through entire scene graph each frame to render just some nodes (the visible part) is not the best solution. Think of the overhead.

Best way is to separate. Culling is one thing and Scene Graph is another.
While you cull (via Octree, BSP, whatever you like) it's good to fill out
render queue on the place, so you'll end up with a list of objects to render.

This list should be much lighter than Scene Graph to iterate through.

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Most important points have been covered for you to consider, I'll just stick in a little extra info.

I'd go with separating the scene graph with any spatial information, meaning that the internals of your, say, octree is totally invisible to the scene graph. The octree is simply another node in the graph. This will help if you want to stuff in some other spatial information.

Using vis-flags for every single node will work well as long as the number of octree-nodes is rather small. Oblivion-sized landscapes, now these are not small [smile]. When it's time to render and you traverse your scene graph, at one point you will bump into a node which the scene graph is not really sure about, the octree. The scene graph tells the node "if you wanna get rendered, start working". Now the octree kicks in and does its "traversing and putting nodes into renderer queue thingie". Unaware of what just happened, the scene graph goes to the next node, tells it the same thing and on it goes.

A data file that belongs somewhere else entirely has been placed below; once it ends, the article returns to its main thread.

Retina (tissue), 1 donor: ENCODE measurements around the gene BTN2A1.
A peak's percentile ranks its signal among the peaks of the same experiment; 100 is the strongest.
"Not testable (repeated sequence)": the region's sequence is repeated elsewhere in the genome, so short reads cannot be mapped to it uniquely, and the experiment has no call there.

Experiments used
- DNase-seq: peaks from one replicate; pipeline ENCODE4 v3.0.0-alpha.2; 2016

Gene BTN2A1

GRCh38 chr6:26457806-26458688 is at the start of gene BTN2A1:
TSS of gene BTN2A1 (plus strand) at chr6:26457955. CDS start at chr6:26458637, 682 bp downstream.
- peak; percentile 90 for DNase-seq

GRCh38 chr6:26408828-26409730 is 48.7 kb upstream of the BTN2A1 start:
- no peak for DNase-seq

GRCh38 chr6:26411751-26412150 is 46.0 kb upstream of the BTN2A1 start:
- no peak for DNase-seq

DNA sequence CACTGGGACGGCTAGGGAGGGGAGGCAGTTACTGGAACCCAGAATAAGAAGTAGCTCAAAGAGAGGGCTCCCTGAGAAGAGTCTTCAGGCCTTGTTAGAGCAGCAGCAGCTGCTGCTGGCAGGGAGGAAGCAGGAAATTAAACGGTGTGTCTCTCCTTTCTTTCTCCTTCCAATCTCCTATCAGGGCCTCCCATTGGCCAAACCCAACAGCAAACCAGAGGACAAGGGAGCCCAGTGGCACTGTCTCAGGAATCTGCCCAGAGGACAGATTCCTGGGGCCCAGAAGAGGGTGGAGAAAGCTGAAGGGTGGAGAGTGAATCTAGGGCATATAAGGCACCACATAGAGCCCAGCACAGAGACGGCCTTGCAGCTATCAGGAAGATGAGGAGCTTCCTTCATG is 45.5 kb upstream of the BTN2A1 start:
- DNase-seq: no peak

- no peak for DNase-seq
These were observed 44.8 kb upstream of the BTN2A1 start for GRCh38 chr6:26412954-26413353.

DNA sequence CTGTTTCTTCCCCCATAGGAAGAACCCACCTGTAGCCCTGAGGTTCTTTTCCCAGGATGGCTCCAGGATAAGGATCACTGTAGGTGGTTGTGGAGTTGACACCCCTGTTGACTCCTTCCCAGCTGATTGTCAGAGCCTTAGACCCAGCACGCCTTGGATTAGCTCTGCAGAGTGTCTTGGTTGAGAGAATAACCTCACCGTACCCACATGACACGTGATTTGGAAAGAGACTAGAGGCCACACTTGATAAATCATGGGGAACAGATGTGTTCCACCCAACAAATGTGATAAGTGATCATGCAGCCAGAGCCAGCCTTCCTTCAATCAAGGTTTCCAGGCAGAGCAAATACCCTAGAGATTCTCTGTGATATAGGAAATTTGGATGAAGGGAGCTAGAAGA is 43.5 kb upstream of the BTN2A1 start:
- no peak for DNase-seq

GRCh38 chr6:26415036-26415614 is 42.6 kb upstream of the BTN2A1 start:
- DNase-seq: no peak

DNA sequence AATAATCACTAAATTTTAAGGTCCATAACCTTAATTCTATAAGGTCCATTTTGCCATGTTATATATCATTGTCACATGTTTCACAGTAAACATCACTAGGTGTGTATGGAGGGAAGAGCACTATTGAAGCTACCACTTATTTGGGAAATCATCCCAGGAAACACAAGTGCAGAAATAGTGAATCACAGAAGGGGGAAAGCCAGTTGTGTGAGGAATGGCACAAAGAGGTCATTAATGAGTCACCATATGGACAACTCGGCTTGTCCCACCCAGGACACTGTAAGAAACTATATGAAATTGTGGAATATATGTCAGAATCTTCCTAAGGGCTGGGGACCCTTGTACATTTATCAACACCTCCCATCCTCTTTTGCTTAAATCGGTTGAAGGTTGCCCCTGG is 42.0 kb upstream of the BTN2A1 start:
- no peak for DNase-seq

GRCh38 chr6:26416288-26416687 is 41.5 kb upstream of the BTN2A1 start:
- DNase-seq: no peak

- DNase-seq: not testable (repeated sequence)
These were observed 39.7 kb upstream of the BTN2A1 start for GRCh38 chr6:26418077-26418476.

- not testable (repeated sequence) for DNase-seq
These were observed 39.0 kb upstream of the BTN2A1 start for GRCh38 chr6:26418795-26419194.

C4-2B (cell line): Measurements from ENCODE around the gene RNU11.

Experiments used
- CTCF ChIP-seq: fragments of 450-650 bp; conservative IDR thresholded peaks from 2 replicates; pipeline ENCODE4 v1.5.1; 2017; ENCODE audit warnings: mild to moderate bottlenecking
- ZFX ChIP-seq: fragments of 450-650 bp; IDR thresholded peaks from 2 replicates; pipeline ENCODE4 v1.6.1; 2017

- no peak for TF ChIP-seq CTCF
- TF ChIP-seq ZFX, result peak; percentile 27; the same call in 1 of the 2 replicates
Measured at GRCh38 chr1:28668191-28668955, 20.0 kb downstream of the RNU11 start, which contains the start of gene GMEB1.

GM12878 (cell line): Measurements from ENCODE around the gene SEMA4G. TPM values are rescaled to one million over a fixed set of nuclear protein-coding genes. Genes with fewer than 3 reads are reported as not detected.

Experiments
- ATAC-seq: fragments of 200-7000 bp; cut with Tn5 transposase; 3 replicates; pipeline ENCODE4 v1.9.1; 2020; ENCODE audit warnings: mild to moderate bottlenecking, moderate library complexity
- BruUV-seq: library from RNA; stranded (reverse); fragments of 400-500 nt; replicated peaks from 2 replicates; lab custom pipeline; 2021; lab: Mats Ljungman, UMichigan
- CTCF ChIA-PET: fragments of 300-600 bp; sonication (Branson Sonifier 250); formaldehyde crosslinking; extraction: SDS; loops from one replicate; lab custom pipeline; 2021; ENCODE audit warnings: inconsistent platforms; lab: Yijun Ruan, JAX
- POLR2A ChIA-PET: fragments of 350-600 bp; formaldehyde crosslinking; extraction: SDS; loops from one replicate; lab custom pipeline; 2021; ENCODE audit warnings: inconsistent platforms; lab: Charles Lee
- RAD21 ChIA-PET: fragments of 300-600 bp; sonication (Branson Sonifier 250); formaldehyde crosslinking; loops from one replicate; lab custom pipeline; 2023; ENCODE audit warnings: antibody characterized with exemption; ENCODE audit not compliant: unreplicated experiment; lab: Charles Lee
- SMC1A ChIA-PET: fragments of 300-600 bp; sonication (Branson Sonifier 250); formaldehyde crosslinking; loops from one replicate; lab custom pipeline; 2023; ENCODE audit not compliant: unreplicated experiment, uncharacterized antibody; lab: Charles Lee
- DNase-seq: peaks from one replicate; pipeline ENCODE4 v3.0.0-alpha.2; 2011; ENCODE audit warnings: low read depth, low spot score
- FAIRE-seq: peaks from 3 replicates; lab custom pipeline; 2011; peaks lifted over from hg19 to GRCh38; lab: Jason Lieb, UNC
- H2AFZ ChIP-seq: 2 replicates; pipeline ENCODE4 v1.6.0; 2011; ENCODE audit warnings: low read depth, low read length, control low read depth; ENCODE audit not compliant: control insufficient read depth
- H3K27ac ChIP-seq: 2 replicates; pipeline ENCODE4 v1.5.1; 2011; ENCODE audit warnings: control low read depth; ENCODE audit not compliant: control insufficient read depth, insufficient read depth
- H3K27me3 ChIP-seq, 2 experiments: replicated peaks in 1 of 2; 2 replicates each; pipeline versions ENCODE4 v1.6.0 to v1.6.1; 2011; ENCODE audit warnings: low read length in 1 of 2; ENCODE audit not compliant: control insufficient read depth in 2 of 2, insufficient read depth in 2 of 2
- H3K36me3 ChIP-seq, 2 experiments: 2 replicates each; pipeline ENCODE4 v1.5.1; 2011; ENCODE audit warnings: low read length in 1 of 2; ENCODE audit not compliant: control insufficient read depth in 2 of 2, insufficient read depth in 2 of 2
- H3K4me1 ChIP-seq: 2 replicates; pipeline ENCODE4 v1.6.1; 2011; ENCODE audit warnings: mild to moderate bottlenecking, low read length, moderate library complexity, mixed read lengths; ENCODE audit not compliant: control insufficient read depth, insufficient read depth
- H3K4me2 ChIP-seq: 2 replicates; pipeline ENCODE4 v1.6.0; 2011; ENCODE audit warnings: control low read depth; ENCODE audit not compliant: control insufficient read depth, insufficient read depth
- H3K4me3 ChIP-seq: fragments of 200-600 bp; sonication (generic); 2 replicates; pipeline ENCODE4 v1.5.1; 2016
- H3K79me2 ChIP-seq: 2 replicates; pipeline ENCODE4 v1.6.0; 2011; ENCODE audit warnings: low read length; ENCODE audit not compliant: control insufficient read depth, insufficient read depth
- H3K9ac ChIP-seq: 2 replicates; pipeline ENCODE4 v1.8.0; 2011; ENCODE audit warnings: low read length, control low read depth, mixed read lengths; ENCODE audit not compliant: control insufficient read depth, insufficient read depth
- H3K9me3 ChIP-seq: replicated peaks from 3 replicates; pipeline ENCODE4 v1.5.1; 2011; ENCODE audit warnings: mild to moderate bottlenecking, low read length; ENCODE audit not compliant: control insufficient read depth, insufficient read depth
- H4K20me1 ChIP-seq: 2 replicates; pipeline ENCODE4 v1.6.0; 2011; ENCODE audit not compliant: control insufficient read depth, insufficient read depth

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I keep hearing this suggestion of making a quad/oct-tree simply a node of the scene graph, but this introduces a huge problem as far as culling/collision efficiency goes. An object that lives outside of the quad/oct-tree (anything else in the scene graph according to this proposed method) looses the benefits of spatial locality that would otherwise be available if objects existed inside the quad/oct-tree's heirarchy. Instead, you propose to search from the root of the octtree heirarchy for every query. Thats seems absurdly inefficient to me.

Take the example of very large terrain implemented via geomipmapping (a good choice considering how well suited a quad-tree struture is to the algorithm for collision/culling purposes). Suppose this terrain is covered in various objects such as trees, fences, small buildings, furniture, potted plants, trash cans, vehicles, etc. Each object lies on a terrain patch. Why not place these objects in the same quadtree structure as the terrain. If a peice of furniture is flung into the air by an explosion, its most likely to hit a piece of terrain nearby. By simply stepping up the quad tree, spatial locality ensures a fast collision query most of the time (except when queries cross quad boundaries at higher levels in the hierarchy.)

Alternatively, in your approach, every object lives outside the quad tree. A collision query would involve both the spatial subdivision struture that objects exist in (such as a seperate bounding volume heirarchy) and the quad tree structre...starting from the root. As I said before, the terrain could be very large, and hence the quad-tree structure would be very deep.